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My mother noticed before I did that there was a man on the train staring right at us. We both looked down while he sauntered over to our seats and maintained a firm stance, all the while staring at us. Both of us had the same idea in mind – averting our gazes, trying to make the situation less uncomfortable.
I constantly shifted my gaze; for a few seconds I looked over to the child at my left, then over to my mother who sat on my right. I repeated this process, refusing to look in the direction of the man, until something caught my eye. That’s when I noticed something was wrong. The man had his hands stuffed into the pockets of his unzipped hoodie but was clearly hiding something underneath. Curiosity got to me, as I subtly tried to figure out exactly what he was trying to cover up. He must have noticed my not-so-subtle actions, for he exposed what he was hiding, making sure I got a good look at it – his penis. Shock hit me instantly and I looked over to my mother, where she stared in another direction, oblivious. Others held the same expression, not knowing what was happening.
The trauma of the moment hit me hard, preventing me from saying anything to my mother or other onlookers. I was too scared to even look up at the man, so confrontation was certainly not an option. I could tell he was trying not to be obvious, hiding it as soon as other people looked in his direction, then exposing it when he knew I was looking. Then fury hit me. What made it appropriate for a man to do this in a public area? How would this affect younger children if they were to see this situation play out? Yet, what could I do? Yes, I was angry but I was just a scared 17 year old.
After a few stops, he left the train, hands in his pockets covering the exposed area once again. I confronted my mother soon after, asking her if she saw what had happened. She told me she didn’t. She was sitting right next to me, our arms right against each other, and she had not seen this happen.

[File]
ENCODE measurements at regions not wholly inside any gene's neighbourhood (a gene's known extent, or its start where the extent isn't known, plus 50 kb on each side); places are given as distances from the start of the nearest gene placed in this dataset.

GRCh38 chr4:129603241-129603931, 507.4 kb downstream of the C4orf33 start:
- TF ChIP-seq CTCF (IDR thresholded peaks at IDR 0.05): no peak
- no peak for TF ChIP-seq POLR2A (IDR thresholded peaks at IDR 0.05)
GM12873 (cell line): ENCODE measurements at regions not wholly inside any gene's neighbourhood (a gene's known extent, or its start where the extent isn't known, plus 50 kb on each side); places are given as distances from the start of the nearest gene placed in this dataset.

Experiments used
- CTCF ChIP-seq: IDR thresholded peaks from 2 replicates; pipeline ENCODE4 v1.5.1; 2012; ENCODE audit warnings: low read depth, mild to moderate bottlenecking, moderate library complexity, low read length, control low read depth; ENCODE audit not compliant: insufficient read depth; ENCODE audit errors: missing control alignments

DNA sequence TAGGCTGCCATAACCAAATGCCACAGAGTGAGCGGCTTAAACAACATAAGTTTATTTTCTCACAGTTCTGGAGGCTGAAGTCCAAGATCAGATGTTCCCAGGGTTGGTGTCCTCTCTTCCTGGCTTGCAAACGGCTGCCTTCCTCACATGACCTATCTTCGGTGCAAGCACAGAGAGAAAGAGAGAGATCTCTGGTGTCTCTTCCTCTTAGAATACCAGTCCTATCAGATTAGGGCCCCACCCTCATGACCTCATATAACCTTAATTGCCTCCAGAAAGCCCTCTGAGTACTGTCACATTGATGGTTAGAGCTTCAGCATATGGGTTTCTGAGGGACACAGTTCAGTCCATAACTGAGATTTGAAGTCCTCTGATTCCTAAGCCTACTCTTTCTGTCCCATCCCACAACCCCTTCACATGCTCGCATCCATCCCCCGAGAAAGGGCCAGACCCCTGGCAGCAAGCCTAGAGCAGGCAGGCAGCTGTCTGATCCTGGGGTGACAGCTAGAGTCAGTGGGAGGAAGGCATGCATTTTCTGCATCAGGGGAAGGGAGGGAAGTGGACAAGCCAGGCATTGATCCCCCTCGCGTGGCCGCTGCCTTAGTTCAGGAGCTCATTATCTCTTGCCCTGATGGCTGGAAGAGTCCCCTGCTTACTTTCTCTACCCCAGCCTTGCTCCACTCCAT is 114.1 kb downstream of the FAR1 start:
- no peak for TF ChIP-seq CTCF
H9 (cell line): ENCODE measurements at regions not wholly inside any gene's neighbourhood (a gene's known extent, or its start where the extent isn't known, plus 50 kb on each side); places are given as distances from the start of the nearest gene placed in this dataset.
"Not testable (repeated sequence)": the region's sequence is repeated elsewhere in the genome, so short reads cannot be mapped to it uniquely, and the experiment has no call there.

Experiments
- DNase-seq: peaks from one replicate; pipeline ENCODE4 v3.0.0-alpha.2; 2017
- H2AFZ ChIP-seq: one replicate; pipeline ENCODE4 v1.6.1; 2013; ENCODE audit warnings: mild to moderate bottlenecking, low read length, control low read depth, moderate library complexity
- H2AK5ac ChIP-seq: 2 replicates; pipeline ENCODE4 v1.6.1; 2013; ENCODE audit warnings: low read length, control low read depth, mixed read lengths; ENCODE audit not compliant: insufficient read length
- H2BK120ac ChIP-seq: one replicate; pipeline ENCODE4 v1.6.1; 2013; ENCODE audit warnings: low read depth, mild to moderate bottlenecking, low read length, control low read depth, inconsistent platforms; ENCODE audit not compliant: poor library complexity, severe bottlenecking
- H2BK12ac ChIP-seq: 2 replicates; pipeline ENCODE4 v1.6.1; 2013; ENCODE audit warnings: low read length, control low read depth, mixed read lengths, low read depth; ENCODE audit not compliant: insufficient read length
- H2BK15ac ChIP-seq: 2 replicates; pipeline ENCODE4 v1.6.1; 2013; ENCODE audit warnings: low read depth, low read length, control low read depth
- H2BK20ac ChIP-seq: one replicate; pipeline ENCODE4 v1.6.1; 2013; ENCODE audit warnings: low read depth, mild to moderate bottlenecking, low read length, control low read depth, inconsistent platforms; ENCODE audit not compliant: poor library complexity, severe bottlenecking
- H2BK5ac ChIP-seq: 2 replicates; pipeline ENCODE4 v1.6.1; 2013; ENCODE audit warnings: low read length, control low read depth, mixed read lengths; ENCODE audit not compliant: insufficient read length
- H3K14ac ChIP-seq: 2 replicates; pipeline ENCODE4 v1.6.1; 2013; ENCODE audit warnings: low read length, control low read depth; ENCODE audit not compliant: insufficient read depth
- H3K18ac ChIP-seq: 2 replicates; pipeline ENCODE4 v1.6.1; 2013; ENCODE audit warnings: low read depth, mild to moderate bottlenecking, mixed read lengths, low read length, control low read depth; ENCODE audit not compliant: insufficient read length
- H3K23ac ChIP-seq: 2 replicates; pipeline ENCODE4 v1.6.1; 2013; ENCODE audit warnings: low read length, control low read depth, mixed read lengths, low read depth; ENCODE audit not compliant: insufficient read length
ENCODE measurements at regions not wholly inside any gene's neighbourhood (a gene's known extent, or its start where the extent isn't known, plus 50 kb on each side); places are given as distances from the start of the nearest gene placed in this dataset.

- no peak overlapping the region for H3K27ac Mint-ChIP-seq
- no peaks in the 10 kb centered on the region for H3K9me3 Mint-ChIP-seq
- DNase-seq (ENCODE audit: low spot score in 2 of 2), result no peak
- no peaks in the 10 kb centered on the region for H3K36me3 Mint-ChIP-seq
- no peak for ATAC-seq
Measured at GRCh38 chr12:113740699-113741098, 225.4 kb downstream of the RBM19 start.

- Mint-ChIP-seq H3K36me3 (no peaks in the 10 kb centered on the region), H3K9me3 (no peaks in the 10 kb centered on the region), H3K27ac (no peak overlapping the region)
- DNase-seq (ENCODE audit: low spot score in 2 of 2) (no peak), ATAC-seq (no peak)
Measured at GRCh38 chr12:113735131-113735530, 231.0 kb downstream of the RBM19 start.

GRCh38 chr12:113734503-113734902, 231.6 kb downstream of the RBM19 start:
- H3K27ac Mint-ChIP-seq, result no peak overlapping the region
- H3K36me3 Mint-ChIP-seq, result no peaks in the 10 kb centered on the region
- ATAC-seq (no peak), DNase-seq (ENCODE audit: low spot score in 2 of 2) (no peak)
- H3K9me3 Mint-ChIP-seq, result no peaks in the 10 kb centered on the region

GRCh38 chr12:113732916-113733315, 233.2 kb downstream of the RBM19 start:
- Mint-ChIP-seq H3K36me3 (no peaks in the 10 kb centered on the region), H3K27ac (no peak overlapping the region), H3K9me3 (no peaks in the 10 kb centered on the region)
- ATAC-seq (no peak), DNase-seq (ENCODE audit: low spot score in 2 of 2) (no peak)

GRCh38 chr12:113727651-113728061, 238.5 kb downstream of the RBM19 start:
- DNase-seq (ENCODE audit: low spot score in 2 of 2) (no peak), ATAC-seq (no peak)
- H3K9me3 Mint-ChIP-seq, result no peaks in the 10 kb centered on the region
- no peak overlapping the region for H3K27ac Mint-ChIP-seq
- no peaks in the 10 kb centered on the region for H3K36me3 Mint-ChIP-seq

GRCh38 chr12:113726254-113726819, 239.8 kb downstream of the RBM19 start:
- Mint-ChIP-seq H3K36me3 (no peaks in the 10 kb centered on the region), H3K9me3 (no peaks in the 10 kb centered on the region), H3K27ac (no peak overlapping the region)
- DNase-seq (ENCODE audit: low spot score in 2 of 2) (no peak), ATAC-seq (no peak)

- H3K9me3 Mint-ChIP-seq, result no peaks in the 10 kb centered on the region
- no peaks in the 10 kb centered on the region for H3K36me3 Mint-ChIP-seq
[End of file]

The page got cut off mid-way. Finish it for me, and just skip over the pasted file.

I started to wonder how often this happened, with other passengers never noticing sexual harassment going on in the same exact subway car they were in. I knew this wasn’t something to keep quiet about – something that other people should be aware of and be wary of. I vowed to never keep quiet after this event happened to me this Sunday. If I ever am in the same unfortunate situation, I now know that I have the ability to speak up and say something, instead of sitting in my seat quietly, shifting awkwardly and not knowing what to do.
I have never been grabbed by a stranger in my life.
I was walking around in the west village after work today; talking with my mom on the phone about visiting Georgia at the end of the month. I had my headphones on, but I always keep one ear off, just to stay alert/aware of my surroundings. Even though the West Village is a family friendly, brownstone neighborhood, you honestly never know. Which brings me to this:
As I was talking with my mom, a man, obviously a bus boy of some kind because of his apron, walking in front of me. Did the usual up-and-down as I walked towards him. I kept my head down and continued walking, as I normally do. Because I was talking to my mom and not listening to music, I heard him call me “Sweet Baby.” Nothing out of the norm, usual annoyance.
Then, he grabbed my arm. He physically put his hand on me, this stranger.
Immediately I figured out in a fight-or-flight situation, I’m fight.